But what about the 'second shift'? What happens to the tasks of childcare and the organisation of the home when women work? The Economist feature concedes that women are working very long hours world-wide, often putting in another four hours at home after a day in the office. Many only see their children for a couple of hours a day. Childcare for many is precarious - unregistered nannies, childminders or members of the family. These tasks which have traditionally been done in the home - childcare, cooking, cleaning, etc. are socially necessary but have never been recognised as such. Capitalist society sees women's primary role as providers (unpaid) in the home of these services.

Institution

This is the role of the family in capitalist society. If the family as an institution falls apart who will care for children, the sick, the elderly? Politicians, the Church and other pillars of the establishment bemoan the decline of family values, the divorce rate and abandoned children, primarily because they feel that this will put more demands on the state. Single mothers claim benefit. Elderly people are cared for in residential homes and day centres. All this at a time when the perspective of capitalism on a world scale since the 1980s has been to 'roll back the frontiers of the welfare state.' Working women on the other hand need the support of the state more - they need state nurseries for instance.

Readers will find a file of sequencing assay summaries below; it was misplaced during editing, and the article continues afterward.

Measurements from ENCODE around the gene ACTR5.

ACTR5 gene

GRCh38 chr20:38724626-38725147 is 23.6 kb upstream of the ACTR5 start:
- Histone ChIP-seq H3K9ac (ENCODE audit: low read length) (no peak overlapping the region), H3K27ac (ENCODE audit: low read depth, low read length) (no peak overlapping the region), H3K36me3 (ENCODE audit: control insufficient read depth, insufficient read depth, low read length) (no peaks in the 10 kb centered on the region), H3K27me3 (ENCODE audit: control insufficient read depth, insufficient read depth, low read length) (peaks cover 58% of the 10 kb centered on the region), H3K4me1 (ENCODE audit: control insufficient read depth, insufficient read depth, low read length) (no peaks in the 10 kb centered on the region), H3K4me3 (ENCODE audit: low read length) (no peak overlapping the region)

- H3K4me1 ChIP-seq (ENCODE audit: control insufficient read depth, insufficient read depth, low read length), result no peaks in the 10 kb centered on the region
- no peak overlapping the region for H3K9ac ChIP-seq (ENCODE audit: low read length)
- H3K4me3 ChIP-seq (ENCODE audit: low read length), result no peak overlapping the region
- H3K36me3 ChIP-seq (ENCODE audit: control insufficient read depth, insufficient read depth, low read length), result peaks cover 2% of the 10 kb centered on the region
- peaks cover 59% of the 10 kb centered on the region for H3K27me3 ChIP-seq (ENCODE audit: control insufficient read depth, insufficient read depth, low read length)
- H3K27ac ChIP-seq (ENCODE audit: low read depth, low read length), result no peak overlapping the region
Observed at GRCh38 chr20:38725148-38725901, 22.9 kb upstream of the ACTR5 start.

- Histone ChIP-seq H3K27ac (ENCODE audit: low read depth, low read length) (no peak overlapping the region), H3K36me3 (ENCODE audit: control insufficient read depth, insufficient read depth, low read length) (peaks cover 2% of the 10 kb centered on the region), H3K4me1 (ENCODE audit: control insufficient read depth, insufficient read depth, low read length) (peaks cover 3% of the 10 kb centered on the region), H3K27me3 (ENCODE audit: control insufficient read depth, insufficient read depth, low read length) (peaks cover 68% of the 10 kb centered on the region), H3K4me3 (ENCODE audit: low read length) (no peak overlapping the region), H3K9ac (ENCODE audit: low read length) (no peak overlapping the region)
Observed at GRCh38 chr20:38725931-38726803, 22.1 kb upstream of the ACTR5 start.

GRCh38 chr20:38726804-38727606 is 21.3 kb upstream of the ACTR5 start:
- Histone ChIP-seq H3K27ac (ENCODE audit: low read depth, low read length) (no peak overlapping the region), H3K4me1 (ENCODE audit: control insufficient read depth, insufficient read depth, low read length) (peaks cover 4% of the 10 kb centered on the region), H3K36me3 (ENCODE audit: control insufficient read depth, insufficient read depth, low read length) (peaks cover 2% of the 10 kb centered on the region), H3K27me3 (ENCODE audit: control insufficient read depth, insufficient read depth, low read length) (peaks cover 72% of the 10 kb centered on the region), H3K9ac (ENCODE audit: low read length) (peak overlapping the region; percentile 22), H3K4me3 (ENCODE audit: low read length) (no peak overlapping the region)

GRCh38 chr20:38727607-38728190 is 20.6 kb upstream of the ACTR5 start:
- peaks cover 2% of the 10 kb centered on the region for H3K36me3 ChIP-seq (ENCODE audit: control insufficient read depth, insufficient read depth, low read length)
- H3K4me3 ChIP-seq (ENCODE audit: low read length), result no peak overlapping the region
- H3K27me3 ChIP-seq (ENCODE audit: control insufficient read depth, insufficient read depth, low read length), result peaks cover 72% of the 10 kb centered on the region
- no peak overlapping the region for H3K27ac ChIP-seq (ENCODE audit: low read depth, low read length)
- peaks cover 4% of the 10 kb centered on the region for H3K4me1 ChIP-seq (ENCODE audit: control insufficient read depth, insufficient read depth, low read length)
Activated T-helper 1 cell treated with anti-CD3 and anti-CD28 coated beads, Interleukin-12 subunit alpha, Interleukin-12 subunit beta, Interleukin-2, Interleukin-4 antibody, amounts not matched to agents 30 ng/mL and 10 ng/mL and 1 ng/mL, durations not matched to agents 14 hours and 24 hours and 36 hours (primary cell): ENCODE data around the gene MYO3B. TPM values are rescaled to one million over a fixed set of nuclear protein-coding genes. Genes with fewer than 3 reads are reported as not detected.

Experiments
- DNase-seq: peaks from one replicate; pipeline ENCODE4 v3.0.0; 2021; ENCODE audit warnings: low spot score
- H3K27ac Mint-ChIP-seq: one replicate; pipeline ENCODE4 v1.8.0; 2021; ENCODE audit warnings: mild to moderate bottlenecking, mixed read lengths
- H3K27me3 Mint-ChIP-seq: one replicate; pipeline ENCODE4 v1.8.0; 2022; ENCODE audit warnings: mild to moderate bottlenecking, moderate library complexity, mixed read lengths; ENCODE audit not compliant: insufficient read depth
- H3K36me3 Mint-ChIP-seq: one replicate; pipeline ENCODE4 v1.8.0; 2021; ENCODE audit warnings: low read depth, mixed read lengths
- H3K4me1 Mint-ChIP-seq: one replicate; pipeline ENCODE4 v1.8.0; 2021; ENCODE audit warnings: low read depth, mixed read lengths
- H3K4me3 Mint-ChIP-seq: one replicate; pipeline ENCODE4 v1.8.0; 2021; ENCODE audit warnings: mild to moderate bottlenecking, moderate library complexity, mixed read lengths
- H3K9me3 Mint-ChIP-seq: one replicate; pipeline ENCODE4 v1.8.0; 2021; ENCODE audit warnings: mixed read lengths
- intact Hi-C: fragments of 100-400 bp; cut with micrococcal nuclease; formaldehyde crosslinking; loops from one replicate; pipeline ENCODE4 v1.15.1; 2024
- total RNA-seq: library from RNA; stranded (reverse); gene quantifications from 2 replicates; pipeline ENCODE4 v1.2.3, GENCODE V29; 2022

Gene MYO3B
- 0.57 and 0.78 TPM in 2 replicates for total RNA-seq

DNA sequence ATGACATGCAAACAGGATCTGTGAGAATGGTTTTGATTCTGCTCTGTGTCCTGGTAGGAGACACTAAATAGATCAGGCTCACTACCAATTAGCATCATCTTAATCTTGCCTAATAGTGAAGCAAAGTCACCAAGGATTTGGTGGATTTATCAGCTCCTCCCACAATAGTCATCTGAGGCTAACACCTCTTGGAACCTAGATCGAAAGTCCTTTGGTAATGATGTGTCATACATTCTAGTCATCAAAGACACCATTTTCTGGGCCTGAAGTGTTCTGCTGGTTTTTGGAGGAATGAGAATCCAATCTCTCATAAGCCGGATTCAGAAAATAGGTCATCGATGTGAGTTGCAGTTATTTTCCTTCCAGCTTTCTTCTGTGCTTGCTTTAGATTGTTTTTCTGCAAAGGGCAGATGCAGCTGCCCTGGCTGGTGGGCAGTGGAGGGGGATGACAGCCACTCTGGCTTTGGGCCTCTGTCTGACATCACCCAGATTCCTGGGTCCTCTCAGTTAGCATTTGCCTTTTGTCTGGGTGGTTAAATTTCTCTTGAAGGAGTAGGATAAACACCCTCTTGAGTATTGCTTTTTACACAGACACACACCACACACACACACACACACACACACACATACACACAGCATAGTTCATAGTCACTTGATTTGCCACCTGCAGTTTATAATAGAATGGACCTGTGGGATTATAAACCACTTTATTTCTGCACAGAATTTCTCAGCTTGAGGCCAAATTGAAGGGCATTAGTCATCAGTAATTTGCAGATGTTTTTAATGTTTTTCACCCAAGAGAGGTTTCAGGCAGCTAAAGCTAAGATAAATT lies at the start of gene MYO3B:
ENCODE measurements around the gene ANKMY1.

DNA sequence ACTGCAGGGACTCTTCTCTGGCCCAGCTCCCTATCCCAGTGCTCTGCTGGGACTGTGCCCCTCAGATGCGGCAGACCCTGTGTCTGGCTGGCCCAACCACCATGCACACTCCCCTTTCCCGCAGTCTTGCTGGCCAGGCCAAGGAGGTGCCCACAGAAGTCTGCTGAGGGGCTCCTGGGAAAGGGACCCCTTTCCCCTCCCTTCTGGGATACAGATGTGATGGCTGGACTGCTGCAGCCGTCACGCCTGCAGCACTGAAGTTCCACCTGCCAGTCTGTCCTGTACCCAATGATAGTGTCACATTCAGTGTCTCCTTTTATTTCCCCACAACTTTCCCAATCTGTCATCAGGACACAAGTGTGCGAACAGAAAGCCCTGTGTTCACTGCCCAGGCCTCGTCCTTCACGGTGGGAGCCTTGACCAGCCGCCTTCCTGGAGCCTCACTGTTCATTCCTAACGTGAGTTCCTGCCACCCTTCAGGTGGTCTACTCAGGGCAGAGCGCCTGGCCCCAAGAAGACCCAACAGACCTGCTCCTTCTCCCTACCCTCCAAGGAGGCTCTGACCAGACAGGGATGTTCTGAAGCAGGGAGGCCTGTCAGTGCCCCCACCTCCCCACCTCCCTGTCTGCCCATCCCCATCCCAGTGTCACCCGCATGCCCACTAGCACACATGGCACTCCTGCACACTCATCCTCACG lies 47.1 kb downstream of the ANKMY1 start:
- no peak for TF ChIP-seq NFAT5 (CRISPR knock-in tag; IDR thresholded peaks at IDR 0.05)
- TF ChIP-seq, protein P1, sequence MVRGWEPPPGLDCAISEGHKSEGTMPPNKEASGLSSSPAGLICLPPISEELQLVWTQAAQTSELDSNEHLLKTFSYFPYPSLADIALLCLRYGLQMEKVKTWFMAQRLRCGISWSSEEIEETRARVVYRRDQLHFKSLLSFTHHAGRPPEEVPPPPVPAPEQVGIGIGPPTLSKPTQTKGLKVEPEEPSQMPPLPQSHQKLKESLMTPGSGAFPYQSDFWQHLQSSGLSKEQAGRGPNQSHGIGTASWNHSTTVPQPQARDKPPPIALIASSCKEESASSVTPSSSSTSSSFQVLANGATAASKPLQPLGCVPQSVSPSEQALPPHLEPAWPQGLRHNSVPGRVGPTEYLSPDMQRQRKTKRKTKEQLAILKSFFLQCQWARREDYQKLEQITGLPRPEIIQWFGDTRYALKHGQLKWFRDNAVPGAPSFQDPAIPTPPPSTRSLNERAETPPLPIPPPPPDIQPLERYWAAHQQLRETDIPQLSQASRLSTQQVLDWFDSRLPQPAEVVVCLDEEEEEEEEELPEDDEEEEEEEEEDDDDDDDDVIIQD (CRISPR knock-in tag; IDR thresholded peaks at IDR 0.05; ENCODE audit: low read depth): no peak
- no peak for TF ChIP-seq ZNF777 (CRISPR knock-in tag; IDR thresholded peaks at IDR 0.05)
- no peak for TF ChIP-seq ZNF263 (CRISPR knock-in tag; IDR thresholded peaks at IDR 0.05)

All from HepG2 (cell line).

Ironically the pressures of the market have broken up family life for working people as Marx predicted in the 19th century. The stable families and communities looked to with nostalgia from the 1950s were supported by jobs for life in the area where you were born and the rest of your extended family lived. Now the destruction of industries and working class communities has meant that it is impossible for skilled men to get jobs in their area which can support a family. On the other hand it is possible for women to get jobs. An ex-miner will be out of work but his wife may get a job stacking shelves in a supermarket. This has undermined the economic basis of the nuclear family. It lies behind the divorce rate and the growth of single parenthood. Those politicians who bemoan the dependence of single mothers on the state overlook the fact that even if they were married, their husbands would often be unable to support them without state benefits! The present crisis has produced the dual income household where both partners work all the hours to pay a mortgage, bills and all the other expenses of raising a family; and the no-income household where there is no possibility of either partner earning a decent wage. This is increasingly the pattern of life as we end the 20th century. As one commentator has put it - the problem for women is not 'is there life after death, but is there life before death!’